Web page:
Stephen Few provides a nice overview of the reasons why we should design data visualizations to be effective, and why it’s important to understand human perception when doing so. In fact, he’s done this so well that I can’t add much to his arguments. But I can, however, push the basic message a bit further, out into the times before and after those he discusses. Out into areas that are not as well known, or not really developed, where new opportunities (...) and new dangers may lie… Perhaps the best place to begin is the beginning. Discussing the beginning of visualization is not without its problems, if only for the fact that there exist several different kinds of visualization—for example, data visualization, information visualization, and scientific visualization. But whatever adjective used, we generally find a history more extensive than commonly imagined. For example, although Descartes did contribute to the graphic display of quantitative data in the 17 th century, graphs had already been used to represent things such as temperature and light intensity three centuries earlier. Indeed, as Manfredo Massironi discusses in his book (Massironi, 2002; p. 131), quantities such as displacement were graphed as a function of time as far back as the 11 th century. (shrink)
Although much of vision appears to be effortless and all-encompassing, there nevertheless exist limits to what it can do. Consider, for example, air traffic control, where it is imperative to keep track of all moving items in a display (corresponding to the airplanes in an airspace). If only a single item is present, it can generally be tracked without problem. It is also possible to track four or five items simultaneously, although some effort is needed. But for twenty or thirty (...) items, even a maximal effort will not suffice, and the task must be shared among several controllers. What appears to be happening in such cases is that visual perception is constrained by a consciously-controlled factor within the observer, a factor that enables certain kinds of processing to take place, but which is limited in the extent to which it can be applied. This factor is referred to as visual attention. (shrink)
In this paper we examine to what extent the lengths of the links in an animated articulated figure can be changed without the viewer being aware of the change. This is investigated in terms of a framework that emphasizes the role of attention in visual perception. We conducted a set of five experiments to establish bounds for the sensitivity to changes in length as a function of several parameters and the amount of attention available. We found that while length changes (...) of 3% can be perceived when the relevant links are given full attention, changes of over 20% can go unnoticed when attention is not focused in this way. These results provide general guidelines for algorithms that produce or process character motion data and also bring to light some of the potential gains that stand to be achieved with attention-based algorithms. (shrink)
This past decade has seen a great resurgence of interest in the perception of change. Change has, of course, long been recognized as a phenomenon worthy of study, and vision scientists have given their attention to it at various times in the past (for a review, see Rensink, 2002a). But things seem different this time around. This time, there is an emerging belief that instead of being just another visual ability, the perception of change may be something central to our (...) ‘visual life’, and that the mechanisms that underlie it may provide considerable insight into the operation of much of our visual system. This development may have been sparked by a number of factors: technology that allowed the easy creation of dynamic displays, a feeling in the air that it was time for something new, or it may have simply been a matter of chance. But once underway, this development was fueled by results, results that included both novel behavioral effects and new theoretical insights. Many of these centered around change blindness 1, the failure of observers to see large changes that are made contingent upon.. (shrink)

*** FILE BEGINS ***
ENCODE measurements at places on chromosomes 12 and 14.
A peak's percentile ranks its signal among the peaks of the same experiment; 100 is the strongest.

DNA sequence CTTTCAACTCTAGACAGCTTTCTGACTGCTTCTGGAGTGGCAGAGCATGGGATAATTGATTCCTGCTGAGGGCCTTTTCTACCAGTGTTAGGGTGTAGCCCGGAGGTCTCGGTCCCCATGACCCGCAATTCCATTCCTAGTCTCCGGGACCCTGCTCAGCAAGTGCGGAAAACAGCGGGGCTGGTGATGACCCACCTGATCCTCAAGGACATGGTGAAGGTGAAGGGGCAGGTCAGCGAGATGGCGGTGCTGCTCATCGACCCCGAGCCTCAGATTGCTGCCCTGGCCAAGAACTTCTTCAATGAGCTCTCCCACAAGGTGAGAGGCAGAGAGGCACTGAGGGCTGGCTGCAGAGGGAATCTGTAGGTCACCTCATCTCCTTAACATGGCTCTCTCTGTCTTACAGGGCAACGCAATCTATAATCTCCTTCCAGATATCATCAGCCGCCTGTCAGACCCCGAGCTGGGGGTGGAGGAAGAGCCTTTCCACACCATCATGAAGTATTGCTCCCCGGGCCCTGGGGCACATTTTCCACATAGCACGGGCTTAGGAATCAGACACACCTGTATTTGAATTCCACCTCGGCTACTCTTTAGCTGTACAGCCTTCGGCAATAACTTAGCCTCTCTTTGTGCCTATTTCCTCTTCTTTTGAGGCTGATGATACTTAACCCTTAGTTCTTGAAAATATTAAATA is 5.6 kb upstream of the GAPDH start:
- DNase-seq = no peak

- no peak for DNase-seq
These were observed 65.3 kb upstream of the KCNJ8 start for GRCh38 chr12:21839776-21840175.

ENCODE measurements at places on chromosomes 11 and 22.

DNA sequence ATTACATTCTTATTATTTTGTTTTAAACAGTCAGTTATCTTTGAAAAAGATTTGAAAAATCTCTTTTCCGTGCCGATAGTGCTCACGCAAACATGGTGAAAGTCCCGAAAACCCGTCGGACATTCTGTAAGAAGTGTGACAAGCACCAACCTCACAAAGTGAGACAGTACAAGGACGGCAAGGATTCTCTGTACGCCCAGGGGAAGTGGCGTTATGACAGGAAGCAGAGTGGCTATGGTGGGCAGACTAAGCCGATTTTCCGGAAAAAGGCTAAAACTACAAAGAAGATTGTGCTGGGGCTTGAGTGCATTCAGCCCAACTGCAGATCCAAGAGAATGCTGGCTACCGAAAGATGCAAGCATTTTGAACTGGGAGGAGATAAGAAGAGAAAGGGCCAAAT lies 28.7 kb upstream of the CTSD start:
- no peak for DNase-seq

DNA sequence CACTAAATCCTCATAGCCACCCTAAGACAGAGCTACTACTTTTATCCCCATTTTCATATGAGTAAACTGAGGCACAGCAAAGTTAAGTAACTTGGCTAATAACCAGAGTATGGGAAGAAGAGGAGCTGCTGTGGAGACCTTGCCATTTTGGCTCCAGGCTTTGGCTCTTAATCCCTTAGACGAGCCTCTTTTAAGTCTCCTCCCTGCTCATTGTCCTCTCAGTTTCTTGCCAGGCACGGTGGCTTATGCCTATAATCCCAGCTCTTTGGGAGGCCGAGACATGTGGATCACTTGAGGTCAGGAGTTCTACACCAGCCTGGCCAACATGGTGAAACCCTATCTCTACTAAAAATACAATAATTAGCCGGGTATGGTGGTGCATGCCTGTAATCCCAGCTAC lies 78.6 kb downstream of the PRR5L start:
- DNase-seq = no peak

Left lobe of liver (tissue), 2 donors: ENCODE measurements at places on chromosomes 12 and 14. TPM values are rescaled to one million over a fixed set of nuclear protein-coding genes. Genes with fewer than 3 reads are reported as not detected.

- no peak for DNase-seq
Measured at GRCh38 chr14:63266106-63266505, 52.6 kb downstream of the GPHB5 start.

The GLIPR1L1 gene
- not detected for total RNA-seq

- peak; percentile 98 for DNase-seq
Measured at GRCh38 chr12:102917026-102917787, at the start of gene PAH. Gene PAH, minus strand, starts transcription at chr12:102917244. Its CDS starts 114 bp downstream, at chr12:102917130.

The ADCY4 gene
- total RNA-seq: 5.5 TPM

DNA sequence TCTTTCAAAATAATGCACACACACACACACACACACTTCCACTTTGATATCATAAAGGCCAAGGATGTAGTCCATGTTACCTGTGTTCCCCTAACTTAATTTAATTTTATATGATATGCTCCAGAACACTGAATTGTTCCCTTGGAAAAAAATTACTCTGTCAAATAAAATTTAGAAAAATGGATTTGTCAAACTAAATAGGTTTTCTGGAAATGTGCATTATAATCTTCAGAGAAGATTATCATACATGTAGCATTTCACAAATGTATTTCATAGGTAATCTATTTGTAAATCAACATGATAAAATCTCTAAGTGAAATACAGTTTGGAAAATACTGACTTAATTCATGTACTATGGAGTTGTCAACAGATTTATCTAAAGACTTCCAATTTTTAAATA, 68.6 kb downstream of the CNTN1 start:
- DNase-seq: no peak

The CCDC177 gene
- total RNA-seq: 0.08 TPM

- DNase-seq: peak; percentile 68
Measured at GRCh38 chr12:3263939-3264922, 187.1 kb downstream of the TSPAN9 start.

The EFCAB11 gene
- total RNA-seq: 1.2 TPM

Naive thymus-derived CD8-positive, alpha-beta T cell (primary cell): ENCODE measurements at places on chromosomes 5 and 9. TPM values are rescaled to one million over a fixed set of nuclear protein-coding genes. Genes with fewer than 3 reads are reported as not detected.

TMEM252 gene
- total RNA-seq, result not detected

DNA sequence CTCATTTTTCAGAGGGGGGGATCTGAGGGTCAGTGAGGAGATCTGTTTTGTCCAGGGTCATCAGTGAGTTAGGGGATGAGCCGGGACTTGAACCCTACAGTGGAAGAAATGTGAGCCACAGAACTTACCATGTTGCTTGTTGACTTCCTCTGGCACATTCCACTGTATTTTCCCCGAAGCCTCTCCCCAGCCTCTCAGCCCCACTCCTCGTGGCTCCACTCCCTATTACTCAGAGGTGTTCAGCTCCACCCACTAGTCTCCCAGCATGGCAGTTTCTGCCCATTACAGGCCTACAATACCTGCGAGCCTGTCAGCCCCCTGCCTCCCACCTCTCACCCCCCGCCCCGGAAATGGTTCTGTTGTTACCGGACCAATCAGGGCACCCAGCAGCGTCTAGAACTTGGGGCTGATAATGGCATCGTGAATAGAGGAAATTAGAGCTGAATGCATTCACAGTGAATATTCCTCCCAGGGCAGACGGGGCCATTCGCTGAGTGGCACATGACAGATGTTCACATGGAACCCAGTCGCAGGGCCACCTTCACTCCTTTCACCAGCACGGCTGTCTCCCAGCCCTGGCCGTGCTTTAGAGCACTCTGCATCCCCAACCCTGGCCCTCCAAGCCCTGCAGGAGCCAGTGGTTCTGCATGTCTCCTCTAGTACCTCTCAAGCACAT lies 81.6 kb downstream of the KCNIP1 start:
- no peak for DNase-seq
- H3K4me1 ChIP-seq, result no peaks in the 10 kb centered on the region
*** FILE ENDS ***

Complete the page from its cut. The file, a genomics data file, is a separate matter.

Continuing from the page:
Advances in neuroscience implicate reentrant signaling as the predominant form of communication between brain areas. This principle was used in a series of masking experiments that defy explanation by feed-forward theories. The masking occurs when a brief display of target plus mask is continued with the mask alone. Two masking processes were found: an early process affected by physical factors such as adapting luminance and a later process affected by attentional factors such as set size. This later process is called (...) masking by object substitution, because it occurs whenever there is a mismatch between the reentrant visual representation and the ongoing lower level activity. Iterative reentrant processing was formalized in a computational model that provides an excellent fit to the data. The model provides a more comprehensive account of all forms of visual masking than do the long-held feed-forward views based on inhibitory contour interactions. (shrink)
Knill, Kersten, & Mamassian (Chapter 6) provide an interesting discussion of how the Bayesian formulation can be used to help investigate human vision. In their view, computational theories can be based on an ideal observer that uses Bayesian inference to make optimal use of available information. Four factors are important here: the image information used, the output structures estimated, the priors assumed (i.e., knowledge about the structure of the world), and the likelihood function used (i.e., knowledge about the projection of (...) the world onto the sensors). Knill & Kersten argue that such a framework not only helps analyze a perceptual task, but can also help investigators to define it. Two examples are provided (the interpretation of surface contour and the perception of moving shadows) to show how this approach can be used in practice. As the authors admit, most (if not all) perceptual processes are ill-suited to a "strong" Bayesian approach based on a single consistent model of the world. Instead, they argue for a "weak" variant that assumes Bayesian inference to be carried out in modules of more limited scope. But how weak is "weak"? Are such approaches suitable for only a few relatively low-level tasks, or can they be applied more generally? Could a weak Bayesian approach, for example, explain how we would recognize the return of Elvis Presley? The formal modelling of human perception To help get a fix on things, it is useful to examine the fate of an earlier attempt to formalize human perception: the application of information theory. It was once hoped that this theory—a close cousin of the Bayesian formulation—would provide a way to uncover information-handling laws that were largely independent of physical implementation. In this approach, the human nervous system was assumed to have.. (shrink)